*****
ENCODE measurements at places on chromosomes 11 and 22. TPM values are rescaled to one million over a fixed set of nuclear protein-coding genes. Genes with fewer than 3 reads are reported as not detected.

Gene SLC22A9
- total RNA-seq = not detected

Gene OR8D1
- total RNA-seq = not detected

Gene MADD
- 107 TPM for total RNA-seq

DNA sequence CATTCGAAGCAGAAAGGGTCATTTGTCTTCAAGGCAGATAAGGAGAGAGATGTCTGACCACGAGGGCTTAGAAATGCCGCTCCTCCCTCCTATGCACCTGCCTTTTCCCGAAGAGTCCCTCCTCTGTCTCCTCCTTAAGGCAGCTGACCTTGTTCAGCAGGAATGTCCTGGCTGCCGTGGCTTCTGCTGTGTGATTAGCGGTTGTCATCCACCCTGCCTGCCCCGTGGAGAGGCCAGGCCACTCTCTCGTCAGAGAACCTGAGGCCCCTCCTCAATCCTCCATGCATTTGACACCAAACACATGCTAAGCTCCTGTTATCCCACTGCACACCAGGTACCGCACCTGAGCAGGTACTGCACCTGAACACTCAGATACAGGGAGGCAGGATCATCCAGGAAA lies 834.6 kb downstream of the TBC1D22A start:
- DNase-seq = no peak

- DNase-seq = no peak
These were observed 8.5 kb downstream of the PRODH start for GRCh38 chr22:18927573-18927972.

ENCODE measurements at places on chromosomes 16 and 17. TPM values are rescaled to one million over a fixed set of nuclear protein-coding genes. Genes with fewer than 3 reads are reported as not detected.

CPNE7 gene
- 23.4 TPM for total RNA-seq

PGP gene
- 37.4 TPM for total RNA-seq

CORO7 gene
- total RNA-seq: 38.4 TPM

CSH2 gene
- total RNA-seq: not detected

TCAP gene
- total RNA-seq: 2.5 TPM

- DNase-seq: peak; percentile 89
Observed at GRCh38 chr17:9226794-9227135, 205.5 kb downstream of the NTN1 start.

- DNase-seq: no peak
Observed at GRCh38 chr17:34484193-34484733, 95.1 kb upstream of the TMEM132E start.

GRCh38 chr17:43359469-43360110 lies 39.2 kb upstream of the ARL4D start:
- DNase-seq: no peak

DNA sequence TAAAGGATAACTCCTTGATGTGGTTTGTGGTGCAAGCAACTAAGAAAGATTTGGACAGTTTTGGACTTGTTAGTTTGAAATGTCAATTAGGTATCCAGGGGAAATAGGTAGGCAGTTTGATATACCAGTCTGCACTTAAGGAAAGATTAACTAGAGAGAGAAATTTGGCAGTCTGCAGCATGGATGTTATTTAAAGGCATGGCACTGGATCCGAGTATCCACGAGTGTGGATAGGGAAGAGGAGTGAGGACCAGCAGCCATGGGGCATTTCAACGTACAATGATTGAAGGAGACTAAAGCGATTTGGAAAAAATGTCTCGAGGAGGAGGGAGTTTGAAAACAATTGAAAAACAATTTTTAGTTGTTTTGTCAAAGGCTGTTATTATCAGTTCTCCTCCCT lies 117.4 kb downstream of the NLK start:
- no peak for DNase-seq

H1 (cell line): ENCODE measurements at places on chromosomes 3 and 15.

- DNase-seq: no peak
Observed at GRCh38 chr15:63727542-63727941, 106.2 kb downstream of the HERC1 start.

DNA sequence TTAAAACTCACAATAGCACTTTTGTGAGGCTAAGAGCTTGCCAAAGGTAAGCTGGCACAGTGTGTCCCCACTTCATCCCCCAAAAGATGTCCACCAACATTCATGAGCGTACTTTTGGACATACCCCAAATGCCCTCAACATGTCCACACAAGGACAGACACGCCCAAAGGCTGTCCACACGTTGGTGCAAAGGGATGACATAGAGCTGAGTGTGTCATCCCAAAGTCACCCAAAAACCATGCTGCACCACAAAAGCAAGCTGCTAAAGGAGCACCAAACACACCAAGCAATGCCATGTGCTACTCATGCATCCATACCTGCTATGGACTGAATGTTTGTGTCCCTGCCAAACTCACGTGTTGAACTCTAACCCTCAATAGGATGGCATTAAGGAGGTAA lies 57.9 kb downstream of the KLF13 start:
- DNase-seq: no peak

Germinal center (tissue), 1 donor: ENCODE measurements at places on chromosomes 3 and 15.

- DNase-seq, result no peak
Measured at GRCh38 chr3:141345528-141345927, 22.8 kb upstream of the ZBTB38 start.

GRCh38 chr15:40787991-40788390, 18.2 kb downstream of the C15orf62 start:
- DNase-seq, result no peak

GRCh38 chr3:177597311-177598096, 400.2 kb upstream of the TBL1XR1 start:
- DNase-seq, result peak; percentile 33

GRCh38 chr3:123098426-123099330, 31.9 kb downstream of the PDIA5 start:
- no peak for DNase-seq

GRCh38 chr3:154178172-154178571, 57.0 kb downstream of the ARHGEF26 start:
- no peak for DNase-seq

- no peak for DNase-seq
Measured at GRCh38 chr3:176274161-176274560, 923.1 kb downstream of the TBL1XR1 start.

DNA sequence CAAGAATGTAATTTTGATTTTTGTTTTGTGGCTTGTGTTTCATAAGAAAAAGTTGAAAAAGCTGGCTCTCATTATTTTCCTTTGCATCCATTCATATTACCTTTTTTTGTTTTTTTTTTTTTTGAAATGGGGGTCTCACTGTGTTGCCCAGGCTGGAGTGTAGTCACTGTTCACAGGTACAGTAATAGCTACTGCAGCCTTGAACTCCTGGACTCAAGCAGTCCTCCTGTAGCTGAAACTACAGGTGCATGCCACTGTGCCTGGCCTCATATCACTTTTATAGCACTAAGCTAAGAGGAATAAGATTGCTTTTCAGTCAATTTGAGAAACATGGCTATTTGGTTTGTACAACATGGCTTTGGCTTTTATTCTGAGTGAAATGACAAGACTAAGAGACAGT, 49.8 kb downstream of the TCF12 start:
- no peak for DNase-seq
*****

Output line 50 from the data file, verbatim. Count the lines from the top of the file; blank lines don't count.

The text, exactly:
- no peak for DNase-seq